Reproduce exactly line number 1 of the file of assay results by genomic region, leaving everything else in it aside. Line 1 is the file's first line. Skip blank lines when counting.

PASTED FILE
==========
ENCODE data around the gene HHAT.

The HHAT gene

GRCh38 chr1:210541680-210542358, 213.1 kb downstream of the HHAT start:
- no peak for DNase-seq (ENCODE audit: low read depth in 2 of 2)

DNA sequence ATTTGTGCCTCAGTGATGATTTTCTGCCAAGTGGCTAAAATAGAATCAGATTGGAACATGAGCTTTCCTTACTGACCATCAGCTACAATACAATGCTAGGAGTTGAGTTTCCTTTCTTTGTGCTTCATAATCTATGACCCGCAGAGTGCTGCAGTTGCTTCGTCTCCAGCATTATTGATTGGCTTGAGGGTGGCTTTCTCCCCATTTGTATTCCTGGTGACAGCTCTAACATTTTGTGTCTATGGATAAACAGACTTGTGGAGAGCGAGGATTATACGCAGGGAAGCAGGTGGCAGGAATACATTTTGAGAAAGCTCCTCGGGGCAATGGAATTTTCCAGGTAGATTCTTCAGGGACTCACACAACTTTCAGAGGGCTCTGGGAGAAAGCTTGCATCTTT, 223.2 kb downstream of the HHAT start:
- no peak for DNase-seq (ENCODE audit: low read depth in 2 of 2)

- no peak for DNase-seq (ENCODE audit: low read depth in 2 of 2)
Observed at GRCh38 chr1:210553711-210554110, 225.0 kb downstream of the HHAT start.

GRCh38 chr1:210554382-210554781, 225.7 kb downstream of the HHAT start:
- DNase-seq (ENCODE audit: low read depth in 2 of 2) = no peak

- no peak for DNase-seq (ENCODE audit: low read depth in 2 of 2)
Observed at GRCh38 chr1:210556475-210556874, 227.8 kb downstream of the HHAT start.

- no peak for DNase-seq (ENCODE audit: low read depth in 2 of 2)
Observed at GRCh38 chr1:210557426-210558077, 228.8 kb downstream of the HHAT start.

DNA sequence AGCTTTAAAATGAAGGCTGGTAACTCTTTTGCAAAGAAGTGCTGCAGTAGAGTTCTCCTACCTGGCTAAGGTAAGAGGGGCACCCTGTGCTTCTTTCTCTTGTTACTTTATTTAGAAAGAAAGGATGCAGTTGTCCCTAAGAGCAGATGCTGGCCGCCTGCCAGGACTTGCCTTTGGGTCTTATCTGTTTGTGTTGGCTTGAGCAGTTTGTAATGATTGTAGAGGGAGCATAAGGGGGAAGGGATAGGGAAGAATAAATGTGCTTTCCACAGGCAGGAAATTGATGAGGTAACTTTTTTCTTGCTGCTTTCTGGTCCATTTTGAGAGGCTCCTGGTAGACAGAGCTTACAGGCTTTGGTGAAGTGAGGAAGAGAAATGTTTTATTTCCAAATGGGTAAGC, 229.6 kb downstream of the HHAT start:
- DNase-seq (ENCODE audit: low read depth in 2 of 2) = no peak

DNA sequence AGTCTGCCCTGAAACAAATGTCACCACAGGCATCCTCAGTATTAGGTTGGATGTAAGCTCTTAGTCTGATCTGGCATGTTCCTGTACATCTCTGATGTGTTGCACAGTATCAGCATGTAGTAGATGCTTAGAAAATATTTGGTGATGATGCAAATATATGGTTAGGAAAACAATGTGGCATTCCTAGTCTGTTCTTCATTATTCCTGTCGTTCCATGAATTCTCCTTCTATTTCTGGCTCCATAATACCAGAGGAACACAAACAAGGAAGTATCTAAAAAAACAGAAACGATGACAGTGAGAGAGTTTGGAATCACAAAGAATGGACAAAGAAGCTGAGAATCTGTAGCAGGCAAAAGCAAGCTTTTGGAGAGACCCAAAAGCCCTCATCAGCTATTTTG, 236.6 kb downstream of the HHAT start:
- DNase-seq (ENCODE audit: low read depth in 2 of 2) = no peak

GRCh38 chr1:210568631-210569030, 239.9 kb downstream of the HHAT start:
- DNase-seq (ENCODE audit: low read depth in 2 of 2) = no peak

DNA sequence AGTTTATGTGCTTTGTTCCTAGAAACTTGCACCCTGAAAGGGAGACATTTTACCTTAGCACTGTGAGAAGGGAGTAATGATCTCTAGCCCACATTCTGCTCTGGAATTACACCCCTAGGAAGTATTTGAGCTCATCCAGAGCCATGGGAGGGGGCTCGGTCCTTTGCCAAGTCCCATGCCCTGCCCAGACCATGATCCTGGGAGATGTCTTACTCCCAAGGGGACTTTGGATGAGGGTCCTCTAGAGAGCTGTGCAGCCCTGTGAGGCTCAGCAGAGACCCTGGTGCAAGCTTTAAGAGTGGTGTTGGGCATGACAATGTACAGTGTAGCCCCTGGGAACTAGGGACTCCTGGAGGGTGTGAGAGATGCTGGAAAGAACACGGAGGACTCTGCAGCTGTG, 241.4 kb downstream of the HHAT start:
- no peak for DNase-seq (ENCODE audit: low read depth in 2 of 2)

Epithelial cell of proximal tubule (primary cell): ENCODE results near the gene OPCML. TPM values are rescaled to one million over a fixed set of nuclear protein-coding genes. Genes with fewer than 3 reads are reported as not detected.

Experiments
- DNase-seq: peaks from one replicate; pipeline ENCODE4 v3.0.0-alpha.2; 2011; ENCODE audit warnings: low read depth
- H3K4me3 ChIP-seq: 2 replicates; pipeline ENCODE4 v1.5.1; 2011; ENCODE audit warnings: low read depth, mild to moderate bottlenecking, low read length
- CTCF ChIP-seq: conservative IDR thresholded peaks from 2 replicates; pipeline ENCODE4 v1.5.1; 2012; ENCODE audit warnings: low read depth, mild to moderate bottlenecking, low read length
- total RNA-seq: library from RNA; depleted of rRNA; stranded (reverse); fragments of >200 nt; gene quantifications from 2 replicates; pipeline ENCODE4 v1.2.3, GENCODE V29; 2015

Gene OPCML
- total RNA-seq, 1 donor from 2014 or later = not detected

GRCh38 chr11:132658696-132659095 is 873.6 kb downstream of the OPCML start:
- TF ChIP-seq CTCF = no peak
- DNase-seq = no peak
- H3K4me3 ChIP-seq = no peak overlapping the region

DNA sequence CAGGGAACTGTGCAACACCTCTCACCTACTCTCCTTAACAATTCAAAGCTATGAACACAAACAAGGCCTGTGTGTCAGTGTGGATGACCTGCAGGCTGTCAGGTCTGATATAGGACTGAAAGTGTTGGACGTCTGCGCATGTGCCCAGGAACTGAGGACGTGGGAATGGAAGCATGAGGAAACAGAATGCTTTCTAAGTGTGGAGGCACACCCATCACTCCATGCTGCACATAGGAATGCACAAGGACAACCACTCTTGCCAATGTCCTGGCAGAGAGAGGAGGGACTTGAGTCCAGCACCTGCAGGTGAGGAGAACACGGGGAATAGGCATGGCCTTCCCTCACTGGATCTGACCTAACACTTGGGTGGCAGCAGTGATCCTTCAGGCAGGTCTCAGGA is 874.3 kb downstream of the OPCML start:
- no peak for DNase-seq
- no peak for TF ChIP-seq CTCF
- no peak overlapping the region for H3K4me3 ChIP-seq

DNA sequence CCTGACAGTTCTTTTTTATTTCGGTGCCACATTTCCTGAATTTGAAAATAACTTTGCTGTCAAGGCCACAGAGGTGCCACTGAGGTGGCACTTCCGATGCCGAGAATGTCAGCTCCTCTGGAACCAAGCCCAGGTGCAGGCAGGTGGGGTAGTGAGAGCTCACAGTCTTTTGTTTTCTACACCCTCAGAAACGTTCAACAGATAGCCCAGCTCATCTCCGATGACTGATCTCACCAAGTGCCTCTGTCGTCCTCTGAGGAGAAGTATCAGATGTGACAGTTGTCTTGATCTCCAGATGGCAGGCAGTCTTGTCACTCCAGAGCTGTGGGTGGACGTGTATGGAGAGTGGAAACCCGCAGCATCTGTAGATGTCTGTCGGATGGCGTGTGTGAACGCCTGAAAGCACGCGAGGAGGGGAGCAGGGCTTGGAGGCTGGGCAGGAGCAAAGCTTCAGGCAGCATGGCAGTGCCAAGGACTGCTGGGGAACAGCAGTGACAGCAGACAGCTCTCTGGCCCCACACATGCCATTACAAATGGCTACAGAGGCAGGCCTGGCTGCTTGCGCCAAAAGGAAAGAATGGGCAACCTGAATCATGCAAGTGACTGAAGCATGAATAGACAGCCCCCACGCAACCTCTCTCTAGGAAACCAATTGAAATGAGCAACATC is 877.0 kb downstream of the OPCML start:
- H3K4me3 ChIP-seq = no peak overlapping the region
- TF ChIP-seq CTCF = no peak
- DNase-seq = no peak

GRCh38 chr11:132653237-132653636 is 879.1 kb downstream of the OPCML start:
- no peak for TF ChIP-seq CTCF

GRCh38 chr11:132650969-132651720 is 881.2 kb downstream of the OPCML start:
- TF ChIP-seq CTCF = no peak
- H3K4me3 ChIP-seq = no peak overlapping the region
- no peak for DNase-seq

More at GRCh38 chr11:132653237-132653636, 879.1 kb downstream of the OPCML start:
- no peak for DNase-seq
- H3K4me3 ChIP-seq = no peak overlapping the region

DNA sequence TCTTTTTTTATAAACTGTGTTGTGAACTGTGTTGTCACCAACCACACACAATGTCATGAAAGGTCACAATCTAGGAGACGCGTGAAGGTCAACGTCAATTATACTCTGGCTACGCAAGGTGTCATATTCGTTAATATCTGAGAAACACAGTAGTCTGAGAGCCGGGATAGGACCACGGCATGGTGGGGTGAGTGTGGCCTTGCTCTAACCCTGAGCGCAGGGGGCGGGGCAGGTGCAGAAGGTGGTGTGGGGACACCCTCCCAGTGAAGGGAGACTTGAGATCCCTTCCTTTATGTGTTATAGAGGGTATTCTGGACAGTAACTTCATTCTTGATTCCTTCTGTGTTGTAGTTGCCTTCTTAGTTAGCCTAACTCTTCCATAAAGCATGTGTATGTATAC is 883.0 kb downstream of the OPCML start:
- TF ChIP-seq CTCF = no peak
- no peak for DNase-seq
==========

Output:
ENCODE data around the gene HHAT.